Log Cabin Quilt
"Log Cabin"
Illustration of pieced top

Log Cabin Quilt
"Log Cabin"
Rearrage the blocks for a very different effect

Some quilt designs lend themselves to many arrangements. The Log Cabin pattern is one of these. Either of the variations above would typically get a finished edge called quilt binding. In the following illustration, quilt sashing, a border, and binding have been added. Notice how sashing actually dilutes the optical effects of a repetitive, geometric design.

Log Cabin Blocks Quilt
"Log Cabin Blocks "
With Sashing, Border, and Binding

History of Log Cabin Design

The earliest examples of Log Cabin quilts in the U.S. date to the first quarter of the 19th century. This design has consistently been in use since the mid to late 1800s.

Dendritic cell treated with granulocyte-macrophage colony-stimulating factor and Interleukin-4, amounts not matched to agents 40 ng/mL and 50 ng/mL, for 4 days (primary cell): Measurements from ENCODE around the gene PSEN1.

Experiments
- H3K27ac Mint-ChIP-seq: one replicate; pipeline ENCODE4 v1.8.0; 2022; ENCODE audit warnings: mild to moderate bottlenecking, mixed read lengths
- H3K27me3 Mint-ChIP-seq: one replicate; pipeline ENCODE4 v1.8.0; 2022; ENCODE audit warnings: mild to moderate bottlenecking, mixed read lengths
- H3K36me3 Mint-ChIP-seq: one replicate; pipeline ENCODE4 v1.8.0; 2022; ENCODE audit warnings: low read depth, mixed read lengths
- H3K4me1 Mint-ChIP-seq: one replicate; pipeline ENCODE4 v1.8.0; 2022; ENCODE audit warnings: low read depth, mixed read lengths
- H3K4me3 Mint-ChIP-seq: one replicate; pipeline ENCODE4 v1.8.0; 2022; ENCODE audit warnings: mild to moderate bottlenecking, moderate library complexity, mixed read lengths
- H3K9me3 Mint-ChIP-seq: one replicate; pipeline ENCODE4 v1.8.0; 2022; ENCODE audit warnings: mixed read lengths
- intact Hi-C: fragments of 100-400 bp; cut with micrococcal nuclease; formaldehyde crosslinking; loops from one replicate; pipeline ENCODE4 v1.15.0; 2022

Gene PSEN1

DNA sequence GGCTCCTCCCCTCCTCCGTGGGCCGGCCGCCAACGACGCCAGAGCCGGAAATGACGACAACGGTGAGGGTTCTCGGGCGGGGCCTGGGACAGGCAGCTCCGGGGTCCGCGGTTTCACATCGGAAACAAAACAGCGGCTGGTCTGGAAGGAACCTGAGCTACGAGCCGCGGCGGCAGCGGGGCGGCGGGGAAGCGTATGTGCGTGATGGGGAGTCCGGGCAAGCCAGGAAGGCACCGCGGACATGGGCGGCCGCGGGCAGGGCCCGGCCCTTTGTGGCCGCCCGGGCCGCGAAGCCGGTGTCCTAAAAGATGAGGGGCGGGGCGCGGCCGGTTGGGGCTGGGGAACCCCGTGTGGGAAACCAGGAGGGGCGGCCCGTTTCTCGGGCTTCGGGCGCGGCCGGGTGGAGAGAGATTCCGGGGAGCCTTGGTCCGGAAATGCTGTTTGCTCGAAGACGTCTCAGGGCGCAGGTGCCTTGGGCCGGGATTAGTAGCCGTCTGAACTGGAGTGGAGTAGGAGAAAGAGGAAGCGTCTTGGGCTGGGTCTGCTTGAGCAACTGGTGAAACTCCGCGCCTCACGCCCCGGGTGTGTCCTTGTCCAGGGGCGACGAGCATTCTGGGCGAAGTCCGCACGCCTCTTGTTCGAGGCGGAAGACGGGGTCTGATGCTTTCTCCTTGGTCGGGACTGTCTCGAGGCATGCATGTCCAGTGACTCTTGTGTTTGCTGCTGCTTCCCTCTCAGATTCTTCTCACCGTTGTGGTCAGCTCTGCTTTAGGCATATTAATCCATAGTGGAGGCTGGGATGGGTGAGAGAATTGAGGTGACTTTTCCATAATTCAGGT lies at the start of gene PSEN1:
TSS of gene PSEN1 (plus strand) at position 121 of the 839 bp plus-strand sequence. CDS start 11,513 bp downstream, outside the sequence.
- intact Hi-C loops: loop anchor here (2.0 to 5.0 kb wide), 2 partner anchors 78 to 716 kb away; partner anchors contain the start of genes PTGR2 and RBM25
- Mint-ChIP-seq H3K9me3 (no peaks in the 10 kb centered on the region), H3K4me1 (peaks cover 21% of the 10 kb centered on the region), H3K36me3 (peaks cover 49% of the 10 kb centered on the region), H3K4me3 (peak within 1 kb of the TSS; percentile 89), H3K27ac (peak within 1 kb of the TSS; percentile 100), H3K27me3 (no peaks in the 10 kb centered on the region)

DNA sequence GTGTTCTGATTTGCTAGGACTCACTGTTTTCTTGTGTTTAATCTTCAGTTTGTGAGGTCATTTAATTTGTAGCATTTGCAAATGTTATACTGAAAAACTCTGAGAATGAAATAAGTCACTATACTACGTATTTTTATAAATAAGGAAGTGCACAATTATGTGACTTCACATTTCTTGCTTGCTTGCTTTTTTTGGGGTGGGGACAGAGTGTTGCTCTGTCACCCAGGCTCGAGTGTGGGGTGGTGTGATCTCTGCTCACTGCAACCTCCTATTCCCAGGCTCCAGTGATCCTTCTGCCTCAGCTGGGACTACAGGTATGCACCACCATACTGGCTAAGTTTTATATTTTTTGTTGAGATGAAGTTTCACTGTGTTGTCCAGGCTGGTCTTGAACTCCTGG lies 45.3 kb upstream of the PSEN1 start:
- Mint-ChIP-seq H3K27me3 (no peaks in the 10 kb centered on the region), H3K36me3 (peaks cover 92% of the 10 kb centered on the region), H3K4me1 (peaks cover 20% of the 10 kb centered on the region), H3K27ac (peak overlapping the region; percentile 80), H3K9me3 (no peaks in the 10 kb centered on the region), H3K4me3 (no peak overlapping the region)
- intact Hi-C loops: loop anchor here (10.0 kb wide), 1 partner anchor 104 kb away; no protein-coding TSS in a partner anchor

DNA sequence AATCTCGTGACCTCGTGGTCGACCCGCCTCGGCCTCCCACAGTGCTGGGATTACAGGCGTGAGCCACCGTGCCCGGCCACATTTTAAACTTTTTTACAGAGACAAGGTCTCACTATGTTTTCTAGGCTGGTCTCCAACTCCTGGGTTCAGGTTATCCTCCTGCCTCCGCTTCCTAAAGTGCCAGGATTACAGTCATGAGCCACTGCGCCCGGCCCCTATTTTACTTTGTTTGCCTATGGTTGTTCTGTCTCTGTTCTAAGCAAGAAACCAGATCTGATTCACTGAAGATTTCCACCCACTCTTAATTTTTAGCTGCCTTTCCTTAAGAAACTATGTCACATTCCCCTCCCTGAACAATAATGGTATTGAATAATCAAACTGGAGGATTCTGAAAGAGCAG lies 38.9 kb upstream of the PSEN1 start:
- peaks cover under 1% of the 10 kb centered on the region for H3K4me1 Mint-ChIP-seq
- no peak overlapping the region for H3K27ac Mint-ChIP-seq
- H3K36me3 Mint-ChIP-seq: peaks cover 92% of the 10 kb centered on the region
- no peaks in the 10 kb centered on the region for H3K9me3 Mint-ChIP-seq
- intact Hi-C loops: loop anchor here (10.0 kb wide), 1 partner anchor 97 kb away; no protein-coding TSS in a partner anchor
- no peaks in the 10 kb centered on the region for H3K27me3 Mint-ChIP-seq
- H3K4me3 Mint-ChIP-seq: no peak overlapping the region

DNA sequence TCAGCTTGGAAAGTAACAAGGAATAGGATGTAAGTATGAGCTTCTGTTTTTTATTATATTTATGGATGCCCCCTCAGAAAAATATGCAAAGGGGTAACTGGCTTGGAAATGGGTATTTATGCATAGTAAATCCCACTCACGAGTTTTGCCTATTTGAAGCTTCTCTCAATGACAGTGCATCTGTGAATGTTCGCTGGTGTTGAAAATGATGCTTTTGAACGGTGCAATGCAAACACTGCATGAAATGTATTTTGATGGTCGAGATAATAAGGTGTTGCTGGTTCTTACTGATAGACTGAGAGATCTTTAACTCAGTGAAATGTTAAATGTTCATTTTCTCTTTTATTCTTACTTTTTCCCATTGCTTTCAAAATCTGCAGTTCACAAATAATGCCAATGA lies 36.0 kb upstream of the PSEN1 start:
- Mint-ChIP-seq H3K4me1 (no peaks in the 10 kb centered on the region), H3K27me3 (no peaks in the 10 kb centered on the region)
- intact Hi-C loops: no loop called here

The origin of the Log Cabin quilting pattern is an ongoing source of intrigue for quilters, since examples of its usage in other forms pre-date American history, with the design now traced back to ancient Egypt. In the early 1800s, when British and French expeditions opened Egyptian tombs, the Log Cabin pattern was found on animal mummies, with the exact usage of dark and light rectangular strips seen in quilts of the 19th century.

Some believe that since this pattern was documented in Europe following its discovery in Egypt, its usage may have been brought to America as a result. But other theories exist as to its origin, including its depiction of the linear furrowing and cultivation of fields, which dates to the Middle Ages. And of course – the traditional American story – pioneer log cabins. 

Whatever its origin, this pattern is infinitely beautiful, variable, and great for any skill level.